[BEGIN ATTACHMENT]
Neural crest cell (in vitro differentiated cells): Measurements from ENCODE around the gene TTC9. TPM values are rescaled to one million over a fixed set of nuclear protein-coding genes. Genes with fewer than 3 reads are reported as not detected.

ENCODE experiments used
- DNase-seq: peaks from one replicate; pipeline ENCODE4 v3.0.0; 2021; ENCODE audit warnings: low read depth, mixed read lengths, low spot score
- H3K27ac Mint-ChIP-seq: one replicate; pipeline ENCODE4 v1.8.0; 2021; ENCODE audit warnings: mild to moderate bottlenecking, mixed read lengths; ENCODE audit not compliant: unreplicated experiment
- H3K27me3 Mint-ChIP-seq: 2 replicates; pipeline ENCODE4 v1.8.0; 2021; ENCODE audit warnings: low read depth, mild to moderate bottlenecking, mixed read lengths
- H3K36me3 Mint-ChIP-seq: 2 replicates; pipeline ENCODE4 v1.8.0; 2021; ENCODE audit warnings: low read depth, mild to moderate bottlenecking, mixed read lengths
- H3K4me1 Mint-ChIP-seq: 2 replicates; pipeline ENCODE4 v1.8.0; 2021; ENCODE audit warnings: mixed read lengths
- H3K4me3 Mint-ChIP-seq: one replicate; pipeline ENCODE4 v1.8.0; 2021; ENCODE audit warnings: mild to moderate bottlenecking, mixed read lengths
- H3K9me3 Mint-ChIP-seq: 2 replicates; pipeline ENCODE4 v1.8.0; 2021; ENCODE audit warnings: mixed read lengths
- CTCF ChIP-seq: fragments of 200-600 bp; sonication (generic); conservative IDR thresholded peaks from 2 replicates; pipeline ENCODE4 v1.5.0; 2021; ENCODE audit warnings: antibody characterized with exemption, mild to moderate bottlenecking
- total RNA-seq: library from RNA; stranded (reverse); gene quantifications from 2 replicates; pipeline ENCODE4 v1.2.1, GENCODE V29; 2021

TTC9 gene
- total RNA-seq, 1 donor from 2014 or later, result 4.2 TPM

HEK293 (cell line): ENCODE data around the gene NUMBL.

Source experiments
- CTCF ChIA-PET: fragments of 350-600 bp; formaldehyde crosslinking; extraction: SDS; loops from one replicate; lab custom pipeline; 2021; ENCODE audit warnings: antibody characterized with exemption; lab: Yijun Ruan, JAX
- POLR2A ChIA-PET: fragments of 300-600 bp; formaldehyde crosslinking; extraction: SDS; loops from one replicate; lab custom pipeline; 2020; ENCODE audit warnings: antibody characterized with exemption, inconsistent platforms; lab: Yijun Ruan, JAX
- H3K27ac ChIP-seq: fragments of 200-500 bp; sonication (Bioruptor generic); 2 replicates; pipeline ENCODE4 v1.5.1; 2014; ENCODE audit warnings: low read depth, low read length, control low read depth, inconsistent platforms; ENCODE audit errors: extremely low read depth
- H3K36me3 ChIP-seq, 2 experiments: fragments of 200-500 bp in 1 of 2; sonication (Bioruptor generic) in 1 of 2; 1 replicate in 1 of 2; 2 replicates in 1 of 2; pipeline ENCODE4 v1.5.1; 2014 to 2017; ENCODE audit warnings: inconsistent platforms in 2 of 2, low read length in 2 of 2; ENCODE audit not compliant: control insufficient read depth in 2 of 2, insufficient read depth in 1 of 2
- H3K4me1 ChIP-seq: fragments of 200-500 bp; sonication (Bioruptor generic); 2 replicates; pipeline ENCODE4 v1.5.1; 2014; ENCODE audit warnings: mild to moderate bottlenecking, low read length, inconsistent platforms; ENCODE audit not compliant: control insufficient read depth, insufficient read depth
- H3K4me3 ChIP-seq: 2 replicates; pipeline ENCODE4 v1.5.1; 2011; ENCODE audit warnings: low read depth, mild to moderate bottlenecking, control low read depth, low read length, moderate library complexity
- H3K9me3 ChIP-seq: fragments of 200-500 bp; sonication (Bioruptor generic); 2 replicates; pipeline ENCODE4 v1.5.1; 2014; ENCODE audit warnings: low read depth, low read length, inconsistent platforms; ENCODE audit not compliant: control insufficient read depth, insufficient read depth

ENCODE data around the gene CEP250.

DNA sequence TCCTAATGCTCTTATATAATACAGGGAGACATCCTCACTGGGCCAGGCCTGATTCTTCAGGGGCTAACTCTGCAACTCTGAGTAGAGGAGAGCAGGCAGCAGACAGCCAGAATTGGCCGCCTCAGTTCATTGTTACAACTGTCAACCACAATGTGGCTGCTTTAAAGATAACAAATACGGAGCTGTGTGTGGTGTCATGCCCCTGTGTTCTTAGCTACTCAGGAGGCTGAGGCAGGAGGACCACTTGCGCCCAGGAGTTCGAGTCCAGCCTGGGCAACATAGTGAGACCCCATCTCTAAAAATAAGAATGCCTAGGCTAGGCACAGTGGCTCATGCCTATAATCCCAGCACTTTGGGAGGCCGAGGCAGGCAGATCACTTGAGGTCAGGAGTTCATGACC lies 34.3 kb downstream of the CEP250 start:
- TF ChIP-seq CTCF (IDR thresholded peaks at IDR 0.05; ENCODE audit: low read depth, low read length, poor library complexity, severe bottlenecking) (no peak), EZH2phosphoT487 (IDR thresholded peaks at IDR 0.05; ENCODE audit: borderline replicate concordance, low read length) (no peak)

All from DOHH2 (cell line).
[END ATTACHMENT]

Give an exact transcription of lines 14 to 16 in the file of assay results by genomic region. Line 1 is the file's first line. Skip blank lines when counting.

HEK293 (cell line): ENCODE data around the gene NUMBL.

Source experiments
- CTCF ChIA-PET: fragments of 350-600 bp; formaldehyde crosslinking; extraction: SDS; loops from one replicate; lab custom pipeline; 2021; ENCODE audit warnings: antibody characterized with exemption; lab: Yijun Ruan, JAX